Like many of you, I suspect, I turn to the sports pages and ESPN as an escape from the disturbing and depressing “real” world. That’s the world in which our national Congress is paralyzed, the economy is mired in a recovery that is leaving millions on the outside and three wars produce more casualties than progress.
Lately, though, the sports report hasn’t offered much relief. The headlines shout about a highly paid and highly respected coach caught lying about rule violations, our most revered bike racer and cancer crusader accused of cheating and suspicions of corruption at the highest levels of the game the rest of the world calls football.
So let’s focus today on a rare and welcome bright spot. I mean our university’s softball team and, more broadly, a measure of athletic success that deserves more celebration than it has received.
You’ve seen, I’m sure, that the MU women have once again played themselves onto the biggest stage in softball, the College World Series. (Admittedly, the stage isn’t really all that big. The series is being played in Oklahoma City, which isn’t likely to be confused with any of the sites of the BCS football championship games. And the record crowd that attended last week’s super regional here was a little over 2,500, a number that would probably just about fill Section Q, where my football season tickets are.)
Still, it’s a big deal, especially coming as it does on top of the Big 12 conference championship.
The championship that should be even more exciting, at least to anybody who believes that the “student” in “student athlete” should come first, is this: The softball team also led the conference in the APR ranking. APR is not to be confused with RPI, ERA or any of the other initials that denote athletic achievement. Instead, it stands for Academic Progress Rate, the national measure that assesses how well an NCAA-member institution is doing at moving its athletes along toward the goal of graduation.
I don’t know exactly how an APR score is calculated, but I do know (because I read it on the Mizzou Athletics website) that it is based on a four-year average with points awarded on the basis of whether athletes remain eligible and either stay in school or graduate. A perfect score is 1,000.
Our high-flying softballers scored 997 in this year’s ranking, which leads the Big 12.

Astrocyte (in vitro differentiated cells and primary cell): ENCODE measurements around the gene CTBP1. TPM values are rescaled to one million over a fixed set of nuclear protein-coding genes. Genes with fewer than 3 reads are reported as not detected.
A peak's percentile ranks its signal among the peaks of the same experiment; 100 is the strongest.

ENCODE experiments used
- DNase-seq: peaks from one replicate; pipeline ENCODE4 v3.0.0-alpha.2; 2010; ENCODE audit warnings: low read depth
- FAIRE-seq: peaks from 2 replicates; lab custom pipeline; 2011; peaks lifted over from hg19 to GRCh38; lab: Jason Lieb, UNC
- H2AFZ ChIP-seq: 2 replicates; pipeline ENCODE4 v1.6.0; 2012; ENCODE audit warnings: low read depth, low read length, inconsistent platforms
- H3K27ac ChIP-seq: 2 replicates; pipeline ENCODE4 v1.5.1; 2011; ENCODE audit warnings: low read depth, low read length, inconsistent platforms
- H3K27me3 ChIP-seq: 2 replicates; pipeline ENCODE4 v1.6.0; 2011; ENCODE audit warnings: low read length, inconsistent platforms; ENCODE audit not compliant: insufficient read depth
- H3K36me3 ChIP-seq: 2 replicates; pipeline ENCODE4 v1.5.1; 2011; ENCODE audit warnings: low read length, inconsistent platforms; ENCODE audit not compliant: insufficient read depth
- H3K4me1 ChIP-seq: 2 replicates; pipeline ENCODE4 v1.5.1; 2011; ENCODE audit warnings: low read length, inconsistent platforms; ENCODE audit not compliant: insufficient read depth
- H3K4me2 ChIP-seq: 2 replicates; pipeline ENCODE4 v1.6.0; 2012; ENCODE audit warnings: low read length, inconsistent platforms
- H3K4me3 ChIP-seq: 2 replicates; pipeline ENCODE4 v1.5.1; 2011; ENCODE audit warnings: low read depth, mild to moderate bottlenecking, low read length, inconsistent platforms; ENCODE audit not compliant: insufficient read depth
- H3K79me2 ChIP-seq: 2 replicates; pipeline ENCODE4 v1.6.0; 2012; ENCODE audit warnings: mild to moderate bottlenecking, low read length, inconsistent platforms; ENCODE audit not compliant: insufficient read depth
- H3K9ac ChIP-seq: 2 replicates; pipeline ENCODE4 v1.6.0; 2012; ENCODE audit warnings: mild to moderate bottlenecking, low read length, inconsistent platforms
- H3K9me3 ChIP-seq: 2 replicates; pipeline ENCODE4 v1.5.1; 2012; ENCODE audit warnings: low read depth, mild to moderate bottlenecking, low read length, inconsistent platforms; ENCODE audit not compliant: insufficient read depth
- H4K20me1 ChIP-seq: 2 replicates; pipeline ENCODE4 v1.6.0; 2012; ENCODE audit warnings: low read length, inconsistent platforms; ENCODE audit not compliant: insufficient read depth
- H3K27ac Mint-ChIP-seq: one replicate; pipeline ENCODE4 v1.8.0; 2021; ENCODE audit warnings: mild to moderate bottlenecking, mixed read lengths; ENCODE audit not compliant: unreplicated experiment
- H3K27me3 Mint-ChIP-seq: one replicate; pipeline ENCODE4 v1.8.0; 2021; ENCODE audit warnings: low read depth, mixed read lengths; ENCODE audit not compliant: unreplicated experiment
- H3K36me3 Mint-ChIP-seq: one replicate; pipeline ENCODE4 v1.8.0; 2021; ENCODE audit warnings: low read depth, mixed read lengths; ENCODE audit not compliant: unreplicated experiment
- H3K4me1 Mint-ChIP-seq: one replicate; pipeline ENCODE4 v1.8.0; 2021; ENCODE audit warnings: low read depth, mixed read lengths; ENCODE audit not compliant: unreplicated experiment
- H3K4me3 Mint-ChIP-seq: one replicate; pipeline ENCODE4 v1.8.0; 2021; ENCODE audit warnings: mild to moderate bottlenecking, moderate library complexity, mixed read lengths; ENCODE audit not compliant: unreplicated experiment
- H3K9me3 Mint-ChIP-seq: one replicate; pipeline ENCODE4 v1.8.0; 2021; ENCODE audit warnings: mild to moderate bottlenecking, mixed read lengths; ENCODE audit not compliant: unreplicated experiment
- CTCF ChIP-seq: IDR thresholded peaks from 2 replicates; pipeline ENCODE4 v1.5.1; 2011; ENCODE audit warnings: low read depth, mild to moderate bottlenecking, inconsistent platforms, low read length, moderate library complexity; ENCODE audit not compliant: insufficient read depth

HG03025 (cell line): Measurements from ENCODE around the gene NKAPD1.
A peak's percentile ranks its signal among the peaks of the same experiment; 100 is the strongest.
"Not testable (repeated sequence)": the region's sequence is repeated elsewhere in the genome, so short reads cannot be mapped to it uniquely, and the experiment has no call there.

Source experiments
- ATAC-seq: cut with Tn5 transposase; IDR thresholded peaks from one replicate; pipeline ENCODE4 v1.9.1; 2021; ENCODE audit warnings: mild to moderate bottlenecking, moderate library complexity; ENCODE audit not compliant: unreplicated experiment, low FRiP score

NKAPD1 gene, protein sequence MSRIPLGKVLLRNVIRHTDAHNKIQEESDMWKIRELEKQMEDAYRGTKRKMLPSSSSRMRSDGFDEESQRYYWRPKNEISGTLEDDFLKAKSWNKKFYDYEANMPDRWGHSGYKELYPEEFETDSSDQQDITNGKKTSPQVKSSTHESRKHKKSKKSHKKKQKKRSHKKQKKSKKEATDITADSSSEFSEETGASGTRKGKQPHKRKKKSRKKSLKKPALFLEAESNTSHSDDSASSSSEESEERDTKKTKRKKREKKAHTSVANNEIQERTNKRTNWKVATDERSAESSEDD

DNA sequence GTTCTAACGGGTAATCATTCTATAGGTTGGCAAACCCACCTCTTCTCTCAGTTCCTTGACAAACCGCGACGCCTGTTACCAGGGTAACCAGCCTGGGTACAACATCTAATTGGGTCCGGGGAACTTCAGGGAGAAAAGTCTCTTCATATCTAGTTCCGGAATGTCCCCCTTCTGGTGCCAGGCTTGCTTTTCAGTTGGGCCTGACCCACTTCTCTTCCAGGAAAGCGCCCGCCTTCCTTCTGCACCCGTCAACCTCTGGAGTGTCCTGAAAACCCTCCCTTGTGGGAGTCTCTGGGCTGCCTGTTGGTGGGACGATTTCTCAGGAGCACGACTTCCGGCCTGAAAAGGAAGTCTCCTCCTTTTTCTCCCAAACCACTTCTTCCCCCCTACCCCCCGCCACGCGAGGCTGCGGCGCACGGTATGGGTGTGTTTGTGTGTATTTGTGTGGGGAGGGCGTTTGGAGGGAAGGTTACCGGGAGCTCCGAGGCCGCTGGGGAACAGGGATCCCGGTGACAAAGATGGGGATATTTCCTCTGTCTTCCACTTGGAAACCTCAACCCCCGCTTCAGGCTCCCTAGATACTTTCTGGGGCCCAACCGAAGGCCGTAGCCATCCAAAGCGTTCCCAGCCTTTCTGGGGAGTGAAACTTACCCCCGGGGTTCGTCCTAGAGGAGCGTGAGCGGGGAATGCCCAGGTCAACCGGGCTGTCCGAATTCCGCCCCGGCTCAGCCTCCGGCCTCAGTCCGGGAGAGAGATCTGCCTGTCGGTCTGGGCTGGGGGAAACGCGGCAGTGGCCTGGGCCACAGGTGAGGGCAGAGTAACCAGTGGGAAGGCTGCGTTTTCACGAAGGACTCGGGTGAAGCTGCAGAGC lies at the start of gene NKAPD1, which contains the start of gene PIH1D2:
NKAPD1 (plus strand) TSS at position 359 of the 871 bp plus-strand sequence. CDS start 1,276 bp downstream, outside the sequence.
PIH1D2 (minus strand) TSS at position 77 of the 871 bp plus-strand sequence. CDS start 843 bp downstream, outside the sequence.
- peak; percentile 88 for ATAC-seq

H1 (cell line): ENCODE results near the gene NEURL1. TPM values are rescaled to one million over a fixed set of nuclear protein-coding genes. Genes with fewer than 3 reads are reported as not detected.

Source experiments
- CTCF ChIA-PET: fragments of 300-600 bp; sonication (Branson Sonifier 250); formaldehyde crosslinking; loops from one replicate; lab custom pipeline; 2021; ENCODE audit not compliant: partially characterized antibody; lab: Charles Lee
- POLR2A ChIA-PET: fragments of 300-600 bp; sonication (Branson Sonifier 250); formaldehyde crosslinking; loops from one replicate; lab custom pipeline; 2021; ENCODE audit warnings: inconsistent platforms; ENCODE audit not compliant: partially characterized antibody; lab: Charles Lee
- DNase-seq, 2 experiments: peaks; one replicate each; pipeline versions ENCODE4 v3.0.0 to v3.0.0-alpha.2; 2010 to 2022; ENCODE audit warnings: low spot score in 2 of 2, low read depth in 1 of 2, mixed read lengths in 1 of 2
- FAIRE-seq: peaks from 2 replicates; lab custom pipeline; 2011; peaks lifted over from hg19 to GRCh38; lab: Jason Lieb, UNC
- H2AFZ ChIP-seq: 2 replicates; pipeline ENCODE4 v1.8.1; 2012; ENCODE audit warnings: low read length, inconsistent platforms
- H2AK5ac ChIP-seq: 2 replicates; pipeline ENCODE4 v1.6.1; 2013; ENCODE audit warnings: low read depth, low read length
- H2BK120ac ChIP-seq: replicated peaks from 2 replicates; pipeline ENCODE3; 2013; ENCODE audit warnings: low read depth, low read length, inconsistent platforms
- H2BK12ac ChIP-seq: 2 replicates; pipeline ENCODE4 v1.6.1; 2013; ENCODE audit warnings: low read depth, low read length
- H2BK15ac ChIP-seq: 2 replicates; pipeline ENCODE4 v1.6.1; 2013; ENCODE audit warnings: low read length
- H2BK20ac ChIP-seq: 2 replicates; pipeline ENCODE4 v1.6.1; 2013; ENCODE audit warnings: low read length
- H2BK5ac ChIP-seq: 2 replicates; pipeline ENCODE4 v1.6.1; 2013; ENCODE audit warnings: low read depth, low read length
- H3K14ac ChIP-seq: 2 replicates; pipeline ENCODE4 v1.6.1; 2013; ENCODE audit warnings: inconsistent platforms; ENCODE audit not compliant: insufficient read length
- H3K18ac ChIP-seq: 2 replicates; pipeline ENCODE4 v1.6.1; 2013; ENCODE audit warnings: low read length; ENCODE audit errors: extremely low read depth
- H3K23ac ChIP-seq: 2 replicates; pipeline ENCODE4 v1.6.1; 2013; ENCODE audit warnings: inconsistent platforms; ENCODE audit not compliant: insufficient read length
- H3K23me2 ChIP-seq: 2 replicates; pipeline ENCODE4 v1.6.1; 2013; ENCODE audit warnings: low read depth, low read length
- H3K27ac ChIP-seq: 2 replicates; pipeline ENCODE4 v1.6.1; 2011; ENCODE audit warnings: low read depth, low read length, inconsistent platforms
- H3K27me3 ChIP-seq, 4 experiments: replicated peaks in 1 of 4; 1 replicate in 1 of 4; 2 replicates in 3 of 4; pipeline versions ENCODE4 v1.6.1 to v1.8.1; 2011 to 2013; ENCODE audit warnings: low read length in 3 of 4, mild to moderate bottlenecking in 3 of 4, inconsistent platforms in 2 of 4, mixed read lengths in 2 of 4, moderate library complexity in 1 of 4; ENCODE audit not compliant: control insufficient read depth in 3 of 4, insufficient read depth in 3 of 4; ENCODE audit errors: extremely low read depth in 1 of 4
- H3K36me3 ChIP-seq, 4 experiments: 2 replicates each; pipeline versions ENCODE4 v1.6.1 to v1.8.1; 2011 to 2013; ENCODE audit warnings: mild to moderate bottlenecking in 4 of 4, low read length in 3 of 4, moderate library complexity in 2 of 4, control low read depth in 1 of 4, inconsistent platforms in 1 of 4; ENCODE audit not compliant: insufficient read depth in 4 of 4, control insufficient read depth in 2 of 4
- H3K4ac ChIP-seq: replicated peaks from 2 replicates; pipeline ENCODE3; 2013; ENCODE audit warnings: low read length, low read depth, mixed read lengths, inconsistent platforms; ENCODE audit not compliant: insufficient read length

That’s what softball has in common with football. The football team didn’t do as well on the field, though it did claim the last co-championship of the Big 12 North. It did lead the conference in APR, with a score of 967.
I doubt the conference athletic directors spent a lot of time when they met this week in Kansas City comparing APR rankings. If they did, Mike Alden would have six championships to show, second only to the 10 of Texas.
(For the record, the other leaders are both men’s and women’s swimming and diving, women’s golf and gymnastics. The latter two earned perfect scores. Ten of MU’s 20 varsity sports finished in the top three in the conference. Men’s basketball was third; women’s basketball second. Only wrestling wound up below the national average.)
And just in case you might be looking for bragging rights, KU led in only three sports and Nebraska finished its Big 12 run with only one. Those with a vengeful nature may take some satisfaction in being reminded that Mike Anderson will lose one basketball scholarship at Arkansas because his predecessor did so poorly in academics.
The athletic department’s press release last week noted that our athletes have finished first or second in the conference every year since the APR was launched in 2004. That’s something to be proud of.
Now don’t you feel better? To make you feel better yet, I’m taking next week off.
George Kennedy is a former managing editor at the Missourian and professor emeritus at the Missouri School of Journalism.